Cook County's controversial sweetened beverage tax will stay in place for at least another month after a vote to repeal it was delayed Wednesday.
The delay indicated a lack of support for an outright repeal, despite strong criticism of the tax from some audience members at Wednesday's Cook County Board meeting. But others spoke in favor of the penny-per-ounce tax and its goal of bringing in $200 million a year to close a budget gap.
"I recognize that there is no political will today to take up a repeal vote," said Commissioner Sean Morrison of Palos Park, referring the measure to the finance committee.
Repeal would take nine of 17 commissioners' votes and could be vetoed by County Board President Toni Preckwinkle, a Chicago Democrat. The tax passed in November with eight yes votes plus Preckwinkle, who cast a tie breaker because one commissioner was absent.
The repeal, sponsored by Morrison and commissioners Tim Schneider of Bartlett, Richard Boykin of Chicago, Jeffrey Tobolski of McCook and John Fritchey of Chicago, will be heard in committee Oct. 10.
"Although this regressive tax has only been in effect a short time, it appears that many consumers are crossing county borders to purchase items being taxed and are also buying others items leading to an ultimate loss of tax dollars to our neighboring counties and states," reads the repeal ordinance.
Cook County became the largest jurisdiction in the country to tax sweetened beverages late last year. The tax applies to regular and diet soda as well as other sweetened bottled drinks.
Both sides delivered a full-court press this week, culminating with 97 people packing the board room Wednesday and spilling into hallways as they waited to speak.
Worth Mayor Mary Werner said residents were being "hurt by this tax every day" and brought 23 pages of angry comments from constituents.
Pastor Reshorna Fitzpatrick of Stone Temple Church in Chicago said "sugary sodas are causing health issues that we can prevent if we do our part."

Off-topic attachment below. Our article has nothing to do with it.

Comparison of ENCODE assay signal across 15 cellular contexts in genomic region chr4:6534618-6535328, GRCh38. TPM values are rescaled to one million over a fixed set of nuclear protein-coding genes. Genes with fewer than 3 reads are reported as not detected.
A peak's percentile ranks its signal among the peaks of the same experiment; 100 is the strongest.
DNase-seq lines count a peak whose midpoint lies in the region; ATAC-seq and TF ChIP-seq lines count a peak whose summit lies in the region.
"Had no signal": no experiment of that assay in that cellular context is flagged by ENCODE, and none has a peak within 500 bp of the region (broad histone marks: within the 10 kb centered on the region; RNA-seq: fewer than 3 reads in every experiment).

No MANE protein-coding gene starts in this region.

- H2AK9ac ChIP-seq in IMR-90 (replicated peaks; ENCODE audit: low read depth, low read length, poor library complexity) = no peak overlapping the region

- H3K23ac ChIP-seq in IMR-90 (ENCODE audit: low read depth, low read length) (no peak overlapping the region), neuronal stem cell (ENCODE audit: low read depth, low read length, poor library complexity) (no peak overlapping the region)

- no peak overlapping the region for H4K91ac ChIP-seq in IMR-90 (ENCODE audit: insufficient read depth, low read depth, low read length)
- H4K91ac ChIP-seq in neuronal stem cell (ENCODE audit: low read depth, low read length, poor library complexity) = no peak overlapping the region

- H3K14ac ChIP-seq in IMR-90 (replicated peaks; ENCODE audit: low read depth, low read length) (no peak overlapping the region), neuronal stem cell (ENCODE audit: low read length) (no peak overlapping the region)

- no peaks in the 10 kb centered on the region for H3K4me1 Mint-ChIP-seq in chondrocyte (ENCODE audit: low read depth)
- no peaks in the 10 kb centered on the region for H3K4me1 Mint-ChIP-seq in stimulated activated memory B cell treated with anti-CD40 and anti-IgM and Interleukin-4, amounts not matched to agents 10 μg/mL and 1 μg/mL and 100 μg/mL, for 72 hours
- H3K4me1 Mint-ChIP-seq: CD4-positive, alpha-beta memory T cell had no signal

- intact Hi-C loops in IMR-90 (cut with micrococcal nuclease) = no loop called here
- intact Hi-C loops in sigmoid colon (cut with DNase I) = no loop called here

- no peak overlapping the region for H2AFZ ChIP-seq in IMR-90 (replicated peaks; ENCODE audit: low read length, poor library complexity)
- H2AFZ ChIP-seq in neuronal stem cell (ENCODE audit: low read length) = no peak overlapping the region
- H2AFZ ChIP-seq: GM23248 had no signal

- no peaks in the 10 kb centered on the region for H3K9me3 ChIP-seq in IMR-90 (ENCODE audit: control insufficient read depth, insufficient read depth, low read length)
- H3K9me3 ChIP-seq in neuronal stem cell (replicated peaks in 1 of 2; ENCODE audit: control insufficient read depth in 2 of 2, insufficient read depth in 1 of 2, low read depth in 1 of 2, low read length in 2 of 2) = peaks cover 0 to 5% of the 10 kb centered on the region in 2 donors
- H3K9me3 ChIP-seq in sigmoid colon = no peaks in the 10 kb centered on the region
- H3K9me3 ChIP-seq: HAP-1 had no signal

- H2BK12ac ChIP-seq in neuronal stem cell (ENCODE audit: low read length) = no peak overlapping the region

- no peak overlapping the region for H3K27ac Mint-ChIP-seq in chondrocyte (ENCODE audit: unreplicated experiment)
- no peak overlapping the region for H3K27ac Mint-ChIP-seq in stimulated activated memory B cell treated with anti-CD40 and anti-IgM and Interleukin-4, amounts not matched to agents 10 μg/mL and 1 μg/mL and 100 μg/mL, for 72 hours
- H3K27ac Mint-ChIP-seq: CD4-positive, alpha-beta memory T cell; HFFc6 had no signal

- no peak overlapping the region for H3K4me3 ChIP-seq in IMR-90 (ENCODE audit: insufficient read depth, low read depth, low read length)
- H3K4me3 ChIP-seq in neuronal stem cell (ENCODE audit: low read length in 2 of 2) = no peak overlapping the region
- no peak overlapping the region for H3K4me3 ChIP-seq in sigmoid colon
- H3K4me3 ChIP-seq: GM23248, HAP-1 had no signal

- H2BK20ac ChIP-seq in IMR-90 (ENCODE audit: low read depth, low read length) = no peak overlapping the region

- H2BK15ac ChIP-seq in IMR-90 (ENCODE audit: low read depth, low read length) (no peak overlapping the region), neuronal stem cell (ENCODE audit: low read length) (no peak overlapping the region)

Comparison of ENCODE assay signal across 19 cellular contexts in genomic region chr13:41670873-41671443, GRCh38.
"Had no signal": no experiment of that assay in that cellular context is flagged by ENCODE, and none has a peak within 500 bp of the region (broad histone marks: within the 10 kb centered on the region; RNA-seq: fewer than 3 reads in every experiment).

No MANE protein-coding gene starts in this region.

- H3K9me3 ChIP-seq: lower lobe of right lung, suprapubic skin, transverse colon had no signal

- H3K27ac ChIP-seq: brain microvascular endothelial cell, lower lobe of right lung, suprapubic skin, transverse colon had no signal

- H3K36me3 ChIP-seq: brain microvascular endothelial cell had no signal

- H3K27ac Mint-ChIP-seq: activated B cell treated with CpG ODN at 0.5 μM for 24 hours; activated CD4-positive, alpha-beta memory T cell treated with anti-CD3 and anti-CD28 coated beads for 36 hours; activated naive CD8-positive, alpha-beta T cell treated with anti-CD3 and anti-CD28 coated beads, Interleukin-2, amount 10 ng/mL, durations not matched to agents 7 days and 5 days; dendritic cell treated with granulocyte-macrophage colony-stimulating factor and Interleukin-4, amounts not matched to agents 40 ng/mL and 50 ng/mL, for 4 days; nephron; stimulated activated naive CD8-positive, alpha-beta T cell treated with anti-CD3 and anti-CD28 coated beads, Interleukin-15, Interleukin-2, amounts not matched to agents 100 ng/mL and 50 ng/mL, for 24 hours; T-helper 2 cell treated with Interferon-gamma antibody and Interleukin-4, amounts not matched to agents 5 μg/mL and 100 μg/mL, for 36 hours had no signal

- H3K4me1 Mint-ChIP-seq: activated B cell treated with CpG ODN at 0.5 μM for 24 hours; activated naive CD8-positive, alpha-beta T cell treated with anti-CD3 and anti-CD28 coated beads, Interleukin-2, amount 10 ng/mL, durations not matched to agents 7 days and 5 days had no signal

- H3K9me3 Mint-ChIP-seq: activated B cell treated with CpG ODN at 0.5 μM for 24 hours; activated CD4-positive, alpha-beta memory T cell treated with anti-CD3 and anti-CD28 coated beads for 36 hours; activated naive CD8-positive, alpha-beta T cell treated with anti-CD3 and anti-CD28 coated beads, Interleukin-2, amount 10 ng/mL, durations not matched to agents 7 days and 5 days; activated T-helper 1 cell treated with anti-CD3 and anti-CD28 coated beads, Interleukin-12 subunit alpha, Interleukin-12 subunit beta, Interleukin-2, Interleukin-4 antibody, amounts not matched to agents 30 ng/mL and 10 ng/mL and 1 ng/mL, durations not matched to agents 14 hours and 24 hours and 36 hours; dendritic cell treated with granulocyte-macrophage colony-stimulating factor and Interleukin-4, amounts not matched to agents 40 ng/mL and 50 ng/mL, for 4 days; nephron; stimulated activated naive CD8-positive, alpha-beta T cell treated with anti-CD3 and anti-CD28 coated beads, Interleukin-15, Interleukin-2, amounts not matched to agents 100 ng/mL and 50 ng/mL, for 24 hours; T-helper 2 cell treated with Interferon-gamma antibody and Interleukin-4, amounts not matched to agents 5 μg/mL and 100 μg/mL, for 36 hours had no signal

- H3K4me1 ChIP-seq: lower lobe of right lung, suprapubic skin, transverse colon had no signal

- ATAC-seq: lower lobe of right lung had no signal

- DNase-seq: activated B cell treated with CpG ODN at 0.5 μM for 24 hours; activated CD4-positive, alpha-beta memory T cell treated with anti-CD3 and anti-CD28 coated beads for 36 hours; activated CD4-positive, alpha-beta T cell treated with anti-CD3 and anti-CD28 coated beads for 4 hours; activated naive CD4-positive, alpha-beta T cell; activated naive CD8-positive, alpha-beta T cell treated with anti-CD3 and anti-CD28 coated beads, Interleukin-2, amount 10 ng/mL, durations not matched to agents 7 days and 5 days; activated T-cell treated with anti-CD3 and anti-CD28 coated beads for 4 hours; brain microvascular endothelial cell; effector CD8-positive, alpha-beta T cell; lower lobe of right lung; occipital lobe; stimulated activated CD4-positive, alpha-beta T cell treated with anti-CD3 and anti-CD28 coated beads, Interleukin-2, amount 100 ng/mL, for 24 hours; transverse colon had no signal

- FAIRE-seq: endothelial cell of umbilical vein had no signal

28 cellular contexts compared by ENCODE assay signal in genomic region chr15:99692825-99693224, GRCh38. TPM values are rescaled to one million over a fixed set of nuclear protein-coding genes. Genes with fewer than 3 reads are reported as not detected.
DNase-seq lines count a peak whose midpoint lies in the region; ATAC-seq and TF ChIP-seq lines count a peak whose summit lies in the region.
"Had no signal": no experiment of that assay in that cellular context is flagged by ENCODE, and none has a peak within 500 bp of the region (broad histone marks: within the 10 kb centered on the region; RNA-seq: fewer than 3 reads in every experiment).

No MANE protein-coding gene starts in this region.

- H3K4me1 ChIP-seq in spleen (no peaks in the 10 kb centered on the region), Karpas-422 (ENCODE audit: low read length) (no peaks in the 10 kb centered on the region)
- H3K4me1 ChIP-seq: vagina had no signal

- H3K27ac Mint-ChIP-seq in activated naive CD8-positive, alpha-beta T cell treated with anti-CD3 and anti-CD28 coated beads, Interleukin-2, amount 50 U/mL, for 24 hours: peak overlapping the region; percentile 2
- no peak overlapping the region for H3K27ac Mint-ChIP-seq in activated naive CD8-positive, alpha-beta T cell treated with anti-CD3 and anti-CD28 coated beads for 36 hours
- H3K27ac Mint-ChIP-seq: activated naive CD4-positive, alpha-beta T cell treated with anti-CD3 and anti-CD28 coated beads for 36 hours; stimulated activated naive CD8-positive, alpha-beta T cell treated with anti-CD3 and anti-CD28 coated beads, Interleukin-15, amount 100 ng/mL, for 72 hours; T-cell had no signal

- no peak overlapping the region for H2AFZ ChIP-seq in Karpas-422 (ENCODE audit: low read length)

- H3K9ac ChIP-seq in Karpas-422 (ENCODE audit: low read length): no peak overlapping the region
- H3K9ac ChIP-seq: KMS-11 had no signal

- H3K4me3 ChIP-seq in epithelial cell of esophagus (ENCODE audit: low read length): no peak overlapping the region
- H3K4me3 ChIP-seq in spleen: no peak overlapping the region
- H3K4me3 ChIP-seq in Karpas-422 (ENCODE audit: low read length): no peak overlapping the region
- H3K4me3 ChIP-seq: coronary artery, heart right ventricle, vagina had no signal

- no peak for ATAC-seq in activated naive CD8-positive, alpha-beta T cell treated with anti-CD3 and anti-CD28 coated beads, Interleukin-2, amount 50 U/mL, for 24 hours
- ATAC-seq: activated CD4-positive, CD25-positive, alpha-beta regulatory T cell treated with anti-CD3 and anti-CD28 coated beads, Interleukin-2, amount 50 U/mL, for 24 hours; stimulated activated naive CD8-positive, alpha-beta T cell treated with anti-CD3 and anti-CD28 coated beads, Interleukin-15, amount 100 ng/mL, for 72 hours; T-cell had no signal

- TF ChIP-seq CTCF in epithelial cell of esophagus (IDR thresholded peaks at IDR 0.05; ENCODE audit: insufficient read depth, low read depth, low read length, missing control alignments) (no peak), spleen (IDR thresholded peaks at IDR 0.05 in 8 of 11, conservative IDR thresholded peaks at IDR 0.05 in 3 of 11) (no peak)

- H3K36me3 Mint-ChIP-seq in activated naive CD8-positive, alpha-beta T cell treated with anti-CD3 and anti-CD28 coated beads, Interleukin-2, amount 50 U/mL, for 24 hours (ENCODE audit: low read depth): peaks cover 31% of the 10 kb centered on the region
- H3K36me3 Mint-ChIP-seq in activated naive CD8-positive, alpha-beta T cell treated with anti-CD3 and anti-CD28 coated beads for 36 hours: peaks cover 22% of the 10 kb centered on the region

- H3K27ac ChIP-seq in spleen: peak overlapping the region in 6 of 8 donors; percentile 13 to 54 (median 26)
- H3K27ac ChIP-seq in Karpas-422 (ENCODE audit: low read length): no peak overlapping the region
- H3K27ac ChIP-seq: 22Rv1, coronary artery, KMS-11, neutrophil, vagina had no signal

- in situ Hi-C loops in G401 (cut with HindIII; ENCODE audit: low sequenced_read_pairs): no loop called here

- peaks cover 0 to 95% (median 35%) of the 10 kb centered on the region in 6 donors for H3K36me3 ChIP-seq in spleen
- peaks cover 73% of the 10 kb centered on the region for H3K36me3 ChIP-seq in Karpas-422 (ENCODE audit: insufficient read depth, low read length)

In a speech earlier Wednesday to the City Club of Chicago, Preckwinkle said a repeal would show the county board
"willing to go backward and let Cook County become sicker, less safe and less efficient." She would not tell reporters if she would veto a repeal, if it passed.
"I expect to continue to have support for the tax," she said.
Former New York Mayor Michael Bloomberg, a billionaire businessman, has announced he's spending $5 million on television and radio ads defending the tax as a key ally in the fight against childhood obesity.
The Illinois Retail Merchants Association sued to stop the tax and delayed it for a month. A judge ultimately ruled against the association, but an appeal is pending. Beverage and retail lobbying groups are campaigning to repeal the tax via radio and TV ads and polls suggesting commissioners who support it could lose their seats in next year's election.
Preckwinkle has announced her intentions to run for a third term.
"Don't make this your Michael Bilandic moment," Carol Bollaker of Boz Hot Dogs in Thornton told Preckwinkle, a reference to the former Chicago mayor's mishandling of the 1979 blizzard, the worst in the city's history, which hindered his re-election campaign.